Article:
- Deployed MongoDB Monitoring Splunk App for log forwarding of MongoDB logs.
- Configured MongoDB for maximal verbosity of authentication logs and interactions logs.
- Deployed Splunk forwarder and Splunk Linux Auditd for auditd logs.
- Generated and uploaded a fake dataset into 2 databases on MongoDB: ***_prod, ***_dev.
- Backed up MongoDB Honeypot for recovery after a ransomware attack.
- Opened MongoDB for all TCP connections on 27017 port (typical misconfigured MongoDB)
After accessing the honeypot, the script deleted the Journals and created a database called Warning with Readme collection and the Solution record. Then, it left the following ransomware message for the database owners:
A lesson to learn
Although no data was lost in the breach of the test database, tens of thousands of real MongoDB databases are still vulnerable to cyberattacks. To address the issue the company has updated its software with secure defaults and released security guidelines. Nevertheless, there are approximately 54,000 databases that haven’t been secured yet.
To improve your cybersecurity, learn how to protect yourself against data breaches.
Cryptocurrency leaks personal information on thousands of investors
In March 2018, MacKeeper’s researchers discovered a publicly available database operated by a cryptocurrency company, Bezop. The database contained full names, addresses, email addresses, encrypted passwords, wallet information, along with links to scanned passports, driver's licenses, and other IDs of over 25,000 owners of the cryptocurrency.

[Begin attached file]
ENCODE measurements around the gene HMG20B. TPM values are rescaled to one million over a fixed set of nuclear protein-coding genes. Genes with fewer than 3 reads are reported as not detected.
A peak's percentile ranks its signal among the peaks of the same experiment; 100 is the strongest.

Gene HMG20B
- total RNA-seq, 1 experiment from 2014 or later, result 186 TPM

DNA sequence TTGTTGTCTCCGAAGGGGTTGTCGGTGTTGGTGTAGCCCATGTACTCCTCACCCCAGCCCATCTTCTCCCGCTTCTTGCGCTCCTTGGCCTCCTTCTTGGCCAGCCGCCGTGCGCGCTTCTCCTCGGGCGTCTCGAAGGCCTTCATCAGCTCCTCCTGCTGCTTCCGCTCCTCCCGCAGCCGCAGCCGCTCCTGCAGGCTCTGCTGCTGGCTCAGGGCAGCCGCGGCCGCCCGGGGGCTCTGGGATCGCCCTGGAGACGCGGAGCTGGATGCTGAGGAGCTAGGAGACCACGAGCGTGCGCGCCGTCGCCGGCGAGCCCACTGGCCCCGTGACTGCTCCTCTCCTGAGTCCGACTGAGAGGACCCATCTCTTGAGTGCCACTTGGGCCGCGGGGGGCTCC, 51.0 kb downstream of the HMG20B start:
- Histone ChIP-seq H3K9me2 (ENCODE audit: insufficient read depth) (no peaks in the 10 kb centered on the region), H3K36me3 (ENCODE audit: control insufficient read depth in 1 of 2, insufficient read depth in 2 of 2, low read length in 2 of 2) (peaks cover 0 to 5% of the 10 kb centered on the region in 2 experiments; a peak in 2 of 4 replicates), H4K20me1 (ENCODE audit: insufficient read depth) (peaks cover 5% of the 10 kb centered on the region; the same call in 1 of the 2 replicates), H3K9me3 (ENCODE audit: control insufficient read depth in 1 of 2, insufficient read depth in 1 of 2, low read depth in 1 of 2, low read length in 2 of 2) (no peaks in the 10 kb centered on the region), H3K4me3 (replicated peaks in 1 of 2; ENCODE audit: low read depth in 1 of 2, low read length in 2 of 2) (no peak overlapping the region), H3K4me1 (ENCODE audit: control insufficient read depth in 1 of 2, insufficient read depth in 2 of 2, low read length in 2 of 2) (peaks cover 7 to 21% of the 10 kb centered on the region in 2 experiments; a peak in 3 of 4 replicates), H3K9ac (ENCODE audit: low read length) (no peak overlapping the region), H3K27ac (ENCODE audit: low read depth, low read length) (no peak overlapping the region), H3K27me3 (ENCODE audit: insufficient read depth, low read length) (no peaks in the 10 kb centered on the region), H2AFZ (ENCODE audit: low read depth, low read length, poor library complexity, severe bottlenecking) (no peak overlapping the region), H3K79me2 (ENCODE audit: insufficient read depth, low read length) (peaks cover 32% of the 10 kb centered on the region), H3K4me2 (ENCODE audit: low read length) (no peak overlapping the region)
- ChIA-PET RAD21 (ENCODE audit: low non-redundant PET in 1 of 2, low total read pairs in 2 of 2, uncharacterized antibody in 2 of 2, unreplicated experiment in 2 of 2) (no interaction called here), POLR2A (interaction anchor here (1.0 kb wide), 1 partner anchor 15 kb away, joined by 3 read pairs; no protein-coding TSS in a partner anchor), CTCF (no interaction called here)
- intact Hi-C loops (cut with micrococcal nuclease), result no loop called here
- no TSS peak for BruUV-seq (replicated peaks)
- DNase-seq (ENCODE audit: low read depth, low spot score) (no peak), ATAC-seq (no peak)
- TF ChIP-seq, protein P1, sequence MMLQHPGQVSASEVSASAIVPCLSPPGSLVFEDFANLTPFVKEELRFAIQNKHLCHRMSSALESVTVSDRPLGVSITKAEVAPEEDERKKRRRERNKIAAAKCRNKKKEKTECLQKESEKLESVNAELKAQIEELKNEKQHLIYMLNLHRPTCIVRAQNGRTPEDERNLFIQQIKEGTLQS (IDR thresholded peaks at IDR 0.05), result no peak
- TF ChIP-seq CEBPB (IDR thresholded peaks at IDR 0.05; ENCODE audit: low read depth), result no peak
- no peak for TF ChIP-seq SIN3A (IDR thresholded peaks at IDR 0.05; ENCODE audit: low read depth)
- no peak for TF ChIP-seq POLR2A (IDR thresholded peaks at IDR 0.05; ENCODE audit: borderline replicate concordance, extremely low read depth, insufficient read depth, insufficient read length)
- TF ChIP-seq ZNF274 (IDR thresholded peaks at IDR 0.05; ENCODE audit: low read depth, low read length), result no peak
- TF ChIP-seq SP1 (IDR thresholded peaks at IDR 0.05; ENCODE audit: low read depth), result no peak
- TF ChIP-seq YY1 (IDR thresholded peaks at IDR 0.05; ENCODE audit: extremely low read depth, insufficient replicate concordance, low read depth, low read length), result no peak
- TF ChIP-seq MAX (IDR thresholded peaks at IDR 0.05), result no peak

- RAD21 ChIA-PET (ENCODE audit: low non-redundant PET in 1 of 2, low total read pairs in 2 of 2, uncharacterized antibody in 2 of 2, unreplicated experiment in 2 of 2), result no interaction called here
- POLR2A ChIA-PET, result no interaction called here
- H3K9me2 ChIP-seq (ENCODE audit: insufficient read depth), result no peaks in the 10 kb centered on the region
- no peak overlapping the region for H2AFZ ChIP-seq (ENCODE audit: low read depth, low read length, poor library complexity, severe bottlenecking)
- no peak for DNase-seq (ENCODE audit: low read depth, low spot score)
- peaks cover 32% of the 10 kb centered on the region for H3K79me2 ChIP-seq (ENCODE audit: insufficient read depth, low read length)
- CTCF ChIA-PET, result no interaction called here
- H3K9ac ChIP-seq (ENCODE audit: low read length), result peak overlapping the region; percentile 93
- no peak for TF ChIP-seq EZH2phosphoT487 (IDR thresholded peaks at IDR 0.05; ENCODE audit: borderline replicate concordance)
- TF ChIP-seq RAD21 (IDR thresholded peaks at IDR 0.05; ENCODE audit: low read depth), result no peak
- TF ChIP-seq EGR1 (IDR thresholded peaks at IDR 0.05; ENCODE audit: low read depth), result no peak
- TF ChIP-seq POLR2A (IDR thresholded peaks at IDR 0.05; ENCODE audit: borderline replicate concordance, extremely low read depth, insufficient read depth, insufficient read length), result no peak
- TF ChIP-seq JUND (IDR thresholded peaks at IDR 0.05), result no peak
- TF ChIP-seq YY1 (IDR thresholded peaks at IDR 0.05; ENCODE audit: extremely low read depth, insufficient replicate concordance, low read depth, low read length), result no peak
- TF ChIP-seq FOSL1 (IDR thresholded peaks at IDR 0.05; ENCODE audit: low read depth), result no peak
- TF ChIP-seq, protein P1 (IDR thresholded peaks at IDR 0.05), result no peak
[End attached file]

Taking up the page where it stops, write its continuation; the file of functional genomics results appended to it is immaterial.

The transaction and cryptocurrency side of Bezop was built around Ethereum, an open blockchain technology allowing developers to easily design distributed systems for creating cryptocurrency and managing transactions. The front end store side of Bezop's system was reportedly based on HTML5, React JS, Node Js, and MongoDB.
Although the MongoDB vulnerabilities are well known, it’s difficult to grasp how the data exposure could happen by mistake. The database could have only been configured to public access deliberately, which is a giant cybersecurity risk.
A lesson to learn
Bezop survived the bumpy opening and it is still operational. We hope that the data breach has taught the company a valuable lesson on the security vulnerabilities of Mongo databases. Let’s also hope that the company has realized that no matter how hectic a development cycle is, convenience should never be prioritized over security.
Honda Car India leaks customer data
In 2018, MacKeeper’s experts discovered two unsecured Amazon AWS S3 buckets belonging to Honda Car India. The buckets stored databases with personal information of more than 50,000 users of the company’s Honda Connect App.
The exposed information included names, phone numbers and email addresses of both users and their trusted contacts, passwords, genders, and information about users’ vehicles.
Upon closer examination of the S3 buckets, MacKeeper’s researchers realized that it had been accessed at least once before by security researcher @Random_Robbie (twitter), who left the following note.
Astoundingly, the company didn't notice the note’s presence in its bucket, which indicated the lack of monitoring on its part.
The leaked information could have been used by the cybercriminals to launch targeted phishing attacks. It would not be too difficult to email or text a malicious link seemingly coming from a trusted source to access a victim’s device. To minimize your exposure to similar attacks, learn how to protect your privacy online.
A lesson to learn
With the sheer volume of coverage of leaky S3 buckets, it's astounding that they are still regularly discovered by MacKeeper’s experts. It shows that many companies of all sizes are still not paying enough attention to their cybersecurity. The case in point is Honda Car India that didn't notice the presence of the researcher’s note in its bucket, which indicated the lack of monitoring on its part.